In Pictures: Pakistan’s street children

/Faras Ghani/ Al Jazeera
There are two types of street children in Pakistan. Those who start and end their day on the streets while the latter live with their families but are sent to the streets to make money.
/Faras Ghani/ Al Jazeera

About 25,000 children daily defy the weather and physical restraints and wander on Karachi’s roads to sell tissue papers, clean windscreens or just knock on car windows begging.

/Faras Ghani/ Al Jazeera

Street children are vulnerable to sexual abuse on a daily basis. More than 90 percent have been sexually assaulted and the biggest culprits are police officials, according to Asif.

/Faras Ghani/ Al Jazeera

Only eight percent of children living on the streets in Pakistan are female. Most of them are picked up when they arrive on the streets and then sold off into prostitution for about Rs 25,000 each ($250).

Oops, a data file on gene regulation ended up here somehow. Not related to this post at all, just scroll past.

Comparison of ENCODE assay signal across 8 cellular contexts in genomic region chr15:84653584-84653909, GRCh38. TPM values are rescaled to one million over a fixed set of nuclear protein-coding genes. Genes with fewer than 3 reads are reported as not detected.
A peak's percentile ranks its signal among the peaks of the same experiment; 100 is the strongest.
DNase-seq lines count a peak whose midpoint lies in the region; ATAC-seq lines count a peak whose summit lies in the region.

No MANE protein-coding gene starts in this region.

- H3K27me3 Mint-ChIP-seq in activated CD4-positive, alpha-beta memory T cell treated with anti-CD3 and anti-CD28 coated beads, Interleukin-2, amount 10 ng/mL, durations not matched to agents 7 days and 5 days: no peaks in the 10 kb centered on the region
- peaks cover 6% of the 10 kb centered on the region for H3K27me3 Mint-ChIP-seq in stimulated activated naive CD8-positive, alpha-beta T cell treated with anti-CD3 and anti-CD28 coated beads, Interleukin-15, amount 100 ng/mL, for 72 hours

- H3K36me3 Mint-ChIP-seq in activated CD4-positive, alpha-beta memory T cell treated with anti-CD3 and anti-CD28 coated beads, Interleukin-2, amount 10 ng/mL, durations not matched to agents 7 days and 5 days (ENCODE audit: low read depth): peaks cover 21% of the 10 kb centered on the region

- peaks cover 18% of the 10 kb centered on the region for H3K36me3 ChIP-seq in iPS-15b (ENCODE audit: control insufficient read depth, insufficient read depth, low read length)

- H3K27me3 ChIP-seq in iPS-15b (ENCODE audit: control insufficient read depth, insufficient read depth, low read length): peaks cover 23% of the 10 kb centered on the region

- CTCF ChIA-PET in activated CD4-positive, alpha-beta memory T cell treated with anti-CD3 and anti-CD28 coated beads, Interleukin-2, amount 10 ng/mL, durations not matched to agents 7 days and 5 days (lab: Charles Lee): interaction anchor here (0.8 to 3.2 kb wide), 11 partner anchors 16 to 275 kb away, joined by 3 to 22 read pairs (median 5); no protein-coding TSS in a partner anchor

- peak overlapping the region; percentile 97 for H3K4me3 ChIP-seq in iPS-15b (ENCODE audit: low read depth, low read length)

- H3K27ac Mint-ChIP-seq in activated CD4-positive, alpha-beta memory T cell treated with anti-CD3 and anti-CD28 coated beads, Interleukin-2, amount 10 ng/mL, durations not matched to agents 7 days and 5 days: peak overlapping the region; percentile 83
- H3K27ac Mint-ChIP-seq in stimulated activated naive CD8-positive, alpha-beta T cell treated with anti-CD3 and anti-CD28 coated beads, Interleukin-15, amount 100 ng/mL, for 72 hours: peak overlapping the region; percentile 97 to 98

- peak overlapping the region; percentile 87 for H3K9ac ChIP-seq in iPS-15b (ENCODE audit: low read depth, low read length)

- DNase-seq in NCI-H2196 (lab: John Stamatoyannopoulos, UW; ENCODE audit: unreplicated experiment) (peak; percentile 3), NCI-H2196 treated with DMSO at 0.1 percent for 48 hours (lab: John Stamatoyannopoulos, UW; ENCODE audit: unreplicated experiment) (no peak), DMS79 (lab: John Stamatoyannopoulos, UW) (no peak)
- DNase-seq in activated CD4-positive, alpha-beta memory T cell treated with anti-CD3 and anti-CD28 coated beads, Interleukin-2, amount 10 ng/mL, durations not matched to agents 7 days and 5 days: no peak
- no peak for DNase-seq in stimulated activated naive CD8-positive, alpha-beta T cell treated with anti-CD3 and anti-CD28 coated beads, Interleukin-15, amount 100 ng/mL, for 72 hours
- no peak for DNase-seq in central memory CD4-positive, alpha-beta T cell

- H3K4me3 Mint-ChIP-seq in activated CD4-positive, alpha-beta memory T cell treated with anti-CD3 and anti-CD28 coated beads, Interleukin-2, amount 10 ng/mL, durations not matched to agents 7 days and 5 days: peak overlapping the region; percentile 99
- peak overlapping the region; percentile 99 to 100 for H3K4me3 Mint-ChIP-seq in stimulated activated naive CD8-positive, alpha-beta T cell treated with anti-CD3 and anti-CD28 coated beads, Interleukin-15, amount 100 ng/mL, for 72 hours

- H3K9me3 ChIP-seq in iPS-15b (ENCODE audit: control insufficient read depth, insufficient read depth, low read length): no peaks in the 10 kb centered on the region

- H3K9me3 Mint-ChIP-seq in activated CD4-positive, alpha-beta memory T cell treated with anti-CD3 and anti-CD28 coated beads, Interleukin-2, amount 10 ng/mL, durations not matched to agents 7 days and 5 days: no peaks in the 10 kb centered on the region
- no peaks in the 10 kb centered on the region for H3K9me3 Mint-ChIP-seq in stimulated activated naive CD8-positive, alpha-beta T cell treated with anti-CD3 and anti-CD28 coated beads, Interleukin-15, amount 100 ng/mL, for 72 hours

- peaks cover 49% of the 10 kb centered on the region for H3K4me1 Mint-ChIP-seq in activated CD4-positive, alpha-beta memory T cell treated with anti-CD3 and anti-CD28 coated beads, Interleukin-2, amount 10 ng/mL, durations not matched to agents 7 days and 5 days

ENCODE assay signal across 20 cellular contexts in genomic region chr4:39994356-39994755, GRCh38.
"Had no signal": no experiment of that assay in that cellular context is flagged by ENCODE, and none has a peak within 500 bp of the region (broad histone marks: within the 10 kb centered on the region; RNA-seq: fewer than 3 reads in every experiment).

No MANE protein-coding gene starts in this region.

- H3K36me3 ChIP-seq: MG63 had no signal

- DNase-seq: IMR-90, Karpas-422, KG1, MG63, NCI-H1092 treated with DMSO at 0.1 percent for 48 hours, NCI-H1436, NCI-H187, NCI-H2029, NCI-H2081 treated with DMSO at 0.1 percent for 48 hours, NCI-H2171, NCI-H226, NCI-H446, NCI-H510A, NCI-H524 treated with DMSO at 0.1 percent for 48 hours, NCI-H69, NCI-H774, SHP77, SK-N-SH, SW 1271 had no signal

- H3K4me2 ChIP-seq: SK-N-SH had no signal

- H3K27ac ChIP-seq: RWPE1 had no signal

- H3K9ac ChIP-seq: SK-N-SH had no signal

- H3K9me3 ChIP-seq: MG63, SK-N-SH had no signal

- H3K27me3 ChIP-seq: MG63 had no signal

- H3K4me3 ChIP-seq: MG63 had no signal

/Faras Ghani/ Al Jazeera

Apart from a huge number of Afghan migrants, about 45 percent of street children in Pakistan are Myanmarese and Bengalis, with those communities having 58 settlements in Karachi alone.

/Faras Ghani/ Al Jazeera

Shrines, where these children visit regularly to fill up their stomachs, are the most popular places for the mafia to recruit them. These locations also act as hotspots for children to acquire cheap drugs and heroin, costing around 20 cents ($0.20).

/Faras Ghani/ Al Jazeera

The hustle-bustle of the city life enticed Ali to leave his village home. The video game shops, the sight of “better” food, the availability of cheap drugs and glue-sniffing, made him forget his “plain and stagnant” life at home.

/Faras Ghani/ Al Jazeera

There is no law against internal trafficking in Pakistan, Asif said, as children from the north often end up in Pakistan’s metropolises.

/Faras Ghani/ Al Jazeera

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